When Your Child Has a Food Allergy: Milk
When a child has a milk allergy, even a small amount of milk can cause a serious reaction. For that reason, your child must avoid dairy products and any foods likely to contain milk. Make sure you know:
About milk allergy
What foods to avoid
What to look for on food labels
How to prepare dairy-free meals.
Foods to avoid
Children with milk allergies should avoid all dairy foods, including:
Butter. Also some margarines, butter substitutes, and spreads. Some "nondairy" spreads, including margarine, contain whey, a milk protein.
Cheese. Cheese made from rice or soy may also contain casein, a milk product.
Cream, sour cream, and half-and-half, also some "nondairy" creamers
Ice cream, frozen yogurt, and sherbet
Milk. This includes whole, low-fat, skim, evaporated, condensed, powdered, buttermilk, and goat's milk.
The following foods often contain milk.
Baked goods, such as cakes, muffins, and some cookies and pies
Puddings, custards, and cream sauces
Eggnog, milkshakes, and malts
Candy made with milk, such as fudge, caramel, and nougat
Meats, other meat dishes
Meatloaf, breaded meats, and meats containing casein, a milk protein
Many processes meats, including hot dogs, sausages, and luncheon meats
Canned tuna containing casein
Cream soups, bisques, and chowders
Pancakes, waffles, and french toast
Some boxed cereals or precooked cereals
Frozen vegetables in sauce
Buttered, creamed, scalloped, or au gratin vegetables
Mashed, au gratin, creamed, and scalloped potatoes. Some french fries may contain lactose, a milk sugar.
Salad dressings or mayonnaise containing milk, milk solids, or milk products
Caesar salad and Caesar dressing. These often have Parmesan cheese.
Some high-protein flours and protein powders
Vitamins and medicine in pill form. Pills often contain lactose as a filler.
Some dry-powder inhalers used to treat asthma
What to look for on labels
Food labels can be misleading. “Nondairy” foods often contain milk proteins such as casein and whey. And kosher foods labeled “pareve” may have traces of milk from processing. Pareve means the food doesn't contain meat or dairy products. Read labels carefully, and stay away from products that contain:
Casein or caseinates
Lactalbumin or lactalbumin phosphate
Whey or whey protein
These foods are safe for children with milk allergies:
Boxed pastas, such as macaroni and spaghetti
Breads made without milk
Fresh and frozen fruits and vegetables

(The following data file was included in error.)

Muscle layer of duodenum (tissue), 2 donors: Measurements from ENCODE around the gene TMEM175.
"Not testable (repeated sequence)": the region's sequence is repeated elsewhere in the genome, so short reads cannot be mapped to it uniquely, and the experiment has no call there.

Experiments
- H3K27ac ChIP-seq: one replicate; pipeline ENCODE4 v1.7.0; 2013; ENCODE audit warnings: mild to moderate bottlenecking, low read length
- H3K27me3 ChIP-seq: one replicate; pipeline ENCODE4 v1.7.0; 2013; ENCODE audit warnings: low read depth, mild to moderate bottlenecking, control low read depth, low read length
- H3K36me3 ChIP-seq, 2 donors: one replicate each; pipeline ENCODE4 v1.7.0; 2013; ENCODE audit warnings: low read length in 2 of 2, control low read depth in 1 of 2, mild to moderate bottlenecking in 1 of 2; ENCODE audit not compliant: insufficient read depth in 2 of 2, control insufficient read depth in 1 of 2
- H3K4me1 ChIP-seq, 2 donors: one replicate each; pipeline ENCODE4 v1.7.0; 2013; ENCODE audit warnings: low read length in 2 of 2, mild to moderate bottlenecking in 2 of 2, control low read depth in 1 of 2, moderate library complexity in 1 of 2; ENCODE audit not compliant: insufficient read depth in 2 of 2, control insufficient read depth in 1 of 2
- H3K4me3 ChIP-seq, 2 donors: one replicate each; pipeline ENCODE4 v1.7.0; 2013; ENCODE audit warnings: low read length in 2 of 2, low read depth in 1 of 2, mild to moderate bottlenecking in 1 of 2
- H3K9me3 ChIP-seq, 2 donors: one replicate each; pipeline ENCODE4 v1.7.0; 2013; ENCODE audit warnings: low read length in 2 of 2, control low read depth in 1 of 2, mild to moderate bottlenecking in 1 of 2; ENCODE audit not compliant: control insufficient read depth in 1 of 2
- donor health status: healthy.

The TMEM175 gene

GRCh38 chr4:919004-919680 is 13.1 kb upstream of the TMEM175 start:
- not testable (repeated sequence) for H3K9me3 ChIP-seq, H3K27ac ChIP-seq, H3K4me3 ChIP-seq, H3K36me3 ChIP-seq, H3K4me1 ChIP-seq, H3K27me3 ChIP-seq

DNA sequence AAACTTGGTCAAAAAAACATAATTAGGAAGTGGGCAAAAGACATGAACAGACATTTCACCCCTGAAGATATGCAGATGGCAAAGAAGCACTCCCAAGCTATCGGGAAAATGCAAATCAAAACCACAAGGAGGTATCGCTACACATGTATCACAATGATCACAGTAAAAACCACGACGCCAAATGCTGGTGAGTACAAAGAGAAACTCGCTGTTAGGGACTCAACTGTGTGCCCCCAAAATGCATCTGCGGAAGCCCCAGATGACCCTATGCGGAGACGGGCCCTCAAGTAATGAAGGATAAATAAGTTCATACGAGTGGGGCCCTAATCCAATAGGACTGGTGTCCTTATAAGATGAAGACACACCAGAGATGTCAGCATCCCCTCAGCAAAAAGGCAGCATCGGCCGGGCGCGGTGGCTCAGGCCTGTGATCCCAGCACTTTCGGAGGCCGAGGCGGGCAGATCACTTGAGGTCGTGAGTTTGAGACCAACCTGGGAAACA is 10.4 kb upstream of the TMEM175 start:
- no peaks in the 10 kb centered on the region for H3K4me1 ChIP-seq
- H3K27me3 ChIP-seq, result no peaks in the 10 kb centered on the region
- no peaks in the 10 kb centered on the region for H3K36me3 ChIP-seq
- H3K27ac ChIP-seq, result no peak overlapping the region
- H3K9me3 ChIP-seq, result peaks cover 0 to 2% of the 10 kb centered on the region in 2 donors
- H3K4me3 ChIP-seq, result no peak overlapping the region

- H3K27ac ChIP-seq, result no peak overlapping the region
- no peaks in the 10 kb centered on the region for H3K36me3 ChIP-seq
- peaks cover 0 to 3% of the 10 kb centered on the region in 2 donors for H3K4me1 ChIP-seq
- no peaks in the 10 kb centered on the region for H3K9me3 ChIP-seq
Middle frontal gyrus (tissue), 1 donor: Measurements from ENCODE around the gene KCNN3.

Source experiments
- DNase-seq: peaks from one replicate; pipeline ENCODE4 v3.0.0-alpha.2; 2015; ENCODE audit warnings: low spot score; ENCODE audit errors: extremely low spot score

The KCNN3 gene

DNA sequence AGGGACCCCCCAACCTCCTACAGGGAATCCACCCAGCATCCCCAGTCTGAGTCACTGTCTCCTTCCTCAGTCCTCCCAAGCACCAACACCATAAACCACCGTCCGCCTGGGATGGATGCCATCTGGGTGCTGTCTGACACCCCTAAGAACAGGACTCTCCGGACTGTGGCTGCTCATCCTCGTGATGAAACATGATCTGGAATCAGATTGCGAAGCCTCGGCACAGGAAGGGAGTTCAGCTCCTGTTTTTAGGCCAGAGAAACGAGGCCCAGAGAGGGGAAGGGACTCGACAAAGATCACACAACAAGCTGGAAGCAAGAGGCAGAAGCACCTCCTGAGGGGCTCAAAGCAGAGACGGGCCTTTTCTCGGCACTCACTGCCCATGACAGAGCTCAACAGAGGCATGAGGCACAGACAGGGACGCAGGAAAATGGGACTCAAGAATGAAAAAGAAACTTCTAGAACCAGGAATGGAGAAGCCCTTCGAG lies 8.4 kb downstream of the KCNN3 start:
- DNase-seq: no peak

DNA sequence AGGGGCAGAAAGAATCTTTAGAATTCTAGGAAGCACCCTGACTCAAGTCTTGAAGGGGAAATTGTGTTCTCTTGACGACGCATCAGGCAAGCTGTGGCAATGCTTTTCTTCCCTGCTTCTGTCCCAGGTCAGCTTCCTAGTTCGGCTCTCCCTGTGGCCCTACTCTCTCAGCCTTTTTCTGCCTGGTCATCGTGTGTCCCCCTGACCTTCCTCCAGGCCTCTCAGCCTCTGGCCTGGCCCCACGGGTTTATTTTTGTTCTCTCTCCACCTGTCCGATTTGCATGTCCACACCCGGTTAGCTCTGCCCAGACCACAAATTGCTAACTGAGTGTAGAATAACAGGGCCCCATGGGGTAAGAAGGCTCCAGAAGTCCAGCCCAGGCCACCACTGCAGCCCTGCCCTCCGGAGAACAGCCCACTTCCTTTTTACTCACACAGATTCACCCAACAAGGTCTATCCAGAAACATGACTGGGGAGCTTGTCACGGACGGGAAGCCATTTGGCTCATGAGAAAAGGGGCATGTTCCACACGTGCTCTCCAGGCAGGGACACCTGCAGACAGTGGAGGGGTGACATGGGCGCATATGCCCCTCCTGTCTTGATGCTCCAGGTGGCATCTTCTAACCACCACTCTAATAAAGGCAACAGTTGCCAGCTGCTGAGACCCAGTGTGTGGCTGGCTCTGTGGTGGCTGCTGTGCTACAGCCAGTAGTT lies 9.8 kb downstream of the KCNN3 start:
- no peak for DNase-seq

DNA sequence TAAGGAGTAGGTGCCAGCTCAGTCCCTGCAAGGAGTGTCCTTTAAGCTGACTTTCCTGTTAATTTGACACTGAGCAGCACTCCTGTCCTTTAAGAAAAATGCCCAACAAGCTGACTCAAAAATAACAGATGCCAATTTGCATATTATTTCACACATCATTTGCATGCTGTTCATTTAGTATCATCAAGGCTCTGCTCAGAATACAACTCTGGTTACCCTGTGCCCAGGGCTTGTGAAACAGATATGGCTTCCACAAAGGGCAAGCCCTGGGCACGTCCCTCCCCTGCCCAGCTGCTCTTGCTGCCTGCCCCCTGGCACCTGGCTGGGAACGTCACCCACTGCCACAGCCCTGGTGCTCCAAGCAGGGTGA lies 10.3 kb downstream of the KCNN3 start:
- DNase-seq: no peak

Fresh, frozen, or canned fruit and vegetable juices
Grains, such as rice, wheat, barley, and oats
Meat, chicken, and fish cooked without butter or other milk products. Precooked meats such as ham may contain lactose.
Peanut butter and other nut butters made without milk solids
Rice, soy, and nut milks. These are found in most natural food stores and some grocery stores.
Sauces that don’t contain milk or cream, such as spaghetti sauce
Tofu and other soy products
White or sweet potatoes cooked and served without butter or milk
Cooking without milk
Try these tips for making your favorite recipes without dairy products:
In baking, substitute equal amounts of water, fruit juice, rice milk, or soy milk for cow’s milk.
Use 3/4 cup applesauce for every cup of butter called for in baked goods, or use a butter substitute made from soy.
Use chicken broth for cream in sauces and soups, or puree foods for a creamy texture.
Dress potatoes, vegetables, and grains with olive oil, vegetable oil, or soy lecithin spread instead of butter.
Your child needs calcium
Ask your healthcare provider about calcium or vitamin D supplements for your child. Be aware some will contain milk, so be sure to read the labels. These foods are good sources of calcium:
Calcium-fortified orange juice
Canned salmon (with bones) and sardines
Cooked dried beans
Enriched soy milk and rice milk
Turnip greens, kale, broccoli, and cabbage
If your child has any of the symptoms listed below, act quickly!
If one has been prescribed, use an epinephrine autoinjector right away. Then call 911 or emergency services.
Trouble breathing or a cough that won’t stop
Swelling of the mouth or face
Dizziness or fainting
Vomiting or severe diarrhea
February 08, 2018
Guidelines for the Diagnosis and Management of Food Allergy in the US: Report of the National Institute of Allergy and Infectious Diseases. Boyce J. The Journal of Allergy and Clinical Immunology. 2010;126(6):s1-s58.
Bass, Pat F. III, MD, MPH,Blaivas, Allen J., DO,Image reviewed by StayWell art team.,Pierce-Smith, Daphne, RN, MSN, CCRC